Batting for significant assessment reforms, the HRD Ministry has urged state and central school boards to consider introducing open-book tests in secondary- and senior secondary-level examinations.
Open-book assessment allows students to refer to their notes or textbooks while answering questions. The focus is not on memorising information, but on applying that information. Examinees are expected to not merely reproduce textbook material, but to interpret it in the context of specific questions and scenarios.
School Education Secretary S C Khuntia suggested this at a meeting of 42 education boards held on October 28 last year. Consequently, the HRD Ministry set up an eight-member committee to work on “common design of questions papers”. The inclusion of open text-based assessment (or OTBA) in board examinations is one of the key action points of the committee.
E P Kharbhih, executive chairman of Meghalaya Board of School Education, C Arthur W, chairman of the Council of Higher Secondary Education in Manipur, N R Prasanna Kumar from the Board of Intermediate Education in Andhra Pradesh, Professor Y Sreekanth, head of the Educational Survey Division of NCERT, K K Chaudhary, CBSE’s Controller of Examinations, along with representatives of the school education departments in Karnataka, Rajasthan and Madhya Pradesh are members of the committee, which has been asked to submit its report by January 29.
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According to the minutes of the October 28 meeting, accessed by The Indian Express, the OTBA proposal was first made by Sanjay Patwa, a representative of the Madhya Pradesh Board, who felt that it could help reduce the influence of coaching institutes. Endorsing his suggestion, the school education secretary asked boards to “consider integrating OTBA as a section of their question papers” for classes IX to XII.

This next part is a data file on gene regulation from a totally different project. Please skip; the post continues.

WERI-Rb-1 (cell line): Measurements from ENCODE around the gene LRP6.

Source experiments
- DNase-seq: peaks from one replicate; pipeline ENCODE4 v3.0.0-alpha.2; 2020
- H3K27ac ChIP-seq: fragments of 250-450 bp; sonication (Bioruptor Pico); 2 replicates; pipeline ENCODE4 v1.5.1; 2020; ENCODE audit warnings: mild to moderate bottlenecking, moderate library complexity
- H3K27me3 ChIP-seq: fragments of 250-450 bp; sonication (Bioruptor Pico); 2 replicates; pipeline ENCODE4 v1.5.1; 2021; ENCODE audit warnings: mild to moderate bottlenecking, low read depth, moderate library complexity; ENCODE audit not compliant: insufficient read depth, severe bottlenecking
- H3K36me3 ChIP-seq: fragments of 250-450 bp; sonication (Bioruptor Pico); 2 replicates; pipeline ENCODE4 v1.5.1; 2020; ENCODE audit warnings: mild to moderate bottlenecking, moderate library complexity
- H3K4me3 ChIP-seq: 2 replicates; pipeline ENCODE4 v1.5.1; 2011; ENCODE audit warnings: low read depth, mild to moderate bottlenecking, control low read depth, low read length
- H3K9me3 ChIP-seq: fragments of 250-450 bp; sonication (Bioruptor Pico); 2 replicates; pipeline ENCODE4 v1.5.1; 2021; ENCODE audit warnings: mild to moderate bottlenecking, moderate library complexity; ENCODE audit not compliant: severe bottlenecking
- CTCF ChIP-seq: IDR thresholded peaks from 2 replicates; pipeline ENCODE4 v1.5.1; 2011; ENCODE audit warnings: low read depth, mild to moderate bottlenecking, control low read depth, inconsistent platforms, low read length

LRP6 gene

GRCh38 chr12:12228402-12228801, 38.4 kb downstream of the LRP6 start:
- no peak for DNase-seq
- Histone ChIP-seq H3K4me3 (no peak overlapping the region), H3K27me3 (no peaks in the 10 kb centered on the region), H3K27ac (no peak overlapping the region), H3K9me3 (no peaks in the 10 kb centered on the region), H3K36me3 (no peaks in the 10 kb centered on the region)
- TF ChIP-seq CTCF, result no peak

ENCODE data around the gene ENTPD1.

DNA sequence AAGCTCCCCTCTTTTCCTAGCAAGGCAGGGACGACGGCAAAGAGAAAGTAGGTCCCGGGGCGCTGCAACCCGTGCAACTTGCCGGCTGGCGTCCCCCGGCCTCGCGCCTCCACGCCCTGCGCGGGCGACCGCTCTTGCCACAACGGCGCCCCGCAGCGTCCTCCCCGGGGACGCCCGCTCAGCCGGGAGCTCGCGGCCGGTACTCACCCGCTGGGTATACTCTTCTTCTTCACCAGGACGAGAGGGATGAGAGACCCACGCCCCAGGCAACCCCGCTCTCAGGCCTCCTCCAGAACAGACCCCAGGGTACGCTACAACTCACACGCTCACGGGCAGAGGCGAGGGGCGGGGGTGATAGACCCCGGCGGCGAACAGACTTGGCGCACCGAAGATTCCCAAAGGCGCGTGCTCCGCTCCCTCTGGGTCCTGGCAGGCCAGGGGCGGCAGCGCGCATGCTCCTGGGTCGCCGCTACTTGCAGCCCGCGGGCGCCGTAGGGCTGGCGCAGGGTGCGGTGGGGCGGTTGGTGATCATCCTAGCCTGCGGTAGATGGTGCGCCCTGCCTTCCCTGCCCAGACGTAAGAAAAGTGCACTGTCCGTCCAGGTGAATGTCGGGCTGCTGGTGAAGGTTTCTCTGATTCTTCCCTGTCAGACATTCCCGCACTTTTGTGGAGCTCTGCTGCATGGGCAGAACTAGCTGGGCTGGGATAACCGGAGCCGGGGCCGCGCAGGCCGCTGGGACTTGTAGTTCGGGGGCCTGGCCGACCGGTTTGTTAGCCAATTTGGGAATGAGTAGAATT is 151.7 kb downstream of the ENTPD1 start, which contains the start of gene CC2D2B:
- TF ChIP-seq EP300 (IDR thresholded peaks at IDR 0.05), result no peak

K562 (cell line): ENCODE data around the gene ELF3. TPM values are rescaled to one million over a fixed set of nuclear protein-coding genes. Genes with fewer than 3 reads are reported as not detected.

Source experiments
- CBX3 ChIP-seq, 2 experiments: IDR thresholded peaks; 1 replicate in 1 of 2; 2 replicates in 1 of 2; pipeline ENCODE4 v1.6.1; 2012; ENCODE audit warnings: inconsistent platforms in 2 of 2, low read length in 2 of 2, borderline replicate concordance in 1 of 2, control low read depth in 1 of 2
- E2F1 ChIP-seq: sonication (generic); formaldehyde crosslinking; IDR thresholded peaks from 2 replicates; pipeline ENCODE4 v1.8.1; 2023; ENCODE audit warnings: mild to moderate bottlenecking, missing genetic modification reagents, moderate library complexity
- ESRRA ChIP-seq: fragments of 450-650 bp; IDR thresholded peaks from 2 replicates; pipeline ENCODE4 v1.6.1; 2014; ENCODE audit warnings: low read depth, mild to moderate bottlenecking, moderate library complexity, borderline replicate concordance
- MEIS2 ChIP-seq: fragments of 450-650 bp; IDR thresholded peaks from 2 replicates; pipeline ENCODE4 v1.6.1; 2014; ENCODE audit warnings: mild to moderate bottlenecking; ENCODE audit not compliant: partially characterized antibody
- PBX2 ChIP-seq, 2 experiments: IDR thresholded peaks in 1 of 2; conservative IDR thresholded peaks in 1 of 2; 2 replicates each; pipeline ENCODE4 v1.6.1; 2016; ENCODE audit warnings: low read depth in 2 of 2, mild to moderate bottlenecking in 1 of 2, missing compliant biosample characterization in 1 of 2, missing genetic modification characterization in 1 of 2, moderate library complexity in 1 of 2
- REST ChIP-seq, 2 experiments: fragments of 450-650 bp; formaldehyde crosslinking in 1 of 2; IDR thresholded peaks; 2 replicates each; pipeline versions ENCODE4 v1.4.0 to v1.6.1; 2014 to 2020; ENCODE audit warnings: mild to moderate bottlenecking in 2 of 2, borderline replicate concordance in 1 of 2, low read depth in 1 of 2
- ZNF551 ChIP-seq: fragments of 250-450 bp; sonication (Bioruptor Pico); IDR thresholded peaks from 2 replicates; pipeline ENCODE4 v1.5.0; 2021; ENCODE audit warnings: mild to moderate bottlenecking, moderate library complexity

“Dr Khuntia stated that the conceptual clarity should be tested in the exams rather than rote memory of the students. The purpose of education is to make students more conscious and aware of surroundings as well as be able to lead their life in a better way. He said that Open Book based examination is a good point for consideration as the testing will not be on memory but on comprehension and understanding. In such a format, rote learning will not work as the pattern of questions will focus on thinking,” state the minutes of the meeting.
Following Khuntia’s suggestion, a CBSE official shared the process OTBA currently followed by the board for classes IX and XI. In CBSE schools, students in classes IX and XI are provided the text material months ahead of their final examination. They are allowed to refer to this at the time of taking the test.
Referring to the tendency of some boards to award progressively higher academic grades, the school education secretary also stressed on the importance of adopting a consistent evaluation process across state boards and balancing question papers with easy, moderate and difficult questions. (30 per cent easy + 40 per cent moderate + 30 per cent difficult).
“The question paper should be such that it can help distinguish between highly meritorious students and less meritrious students. Easy question papers make it difficult to distinguish on merit as a large number of students score high marks,” the minutes of the meeting quote Khuntia as saying.
The government also suggested that the boards should avoid giving grace marks to students, and they should prepare a policy for awarding grace marks. The HRD Ministry has set up four committees of state board officials which will have to submit reports on adopting common curriculum, common question paper design, teacher capacity building and sharing information between boards by the end of this month.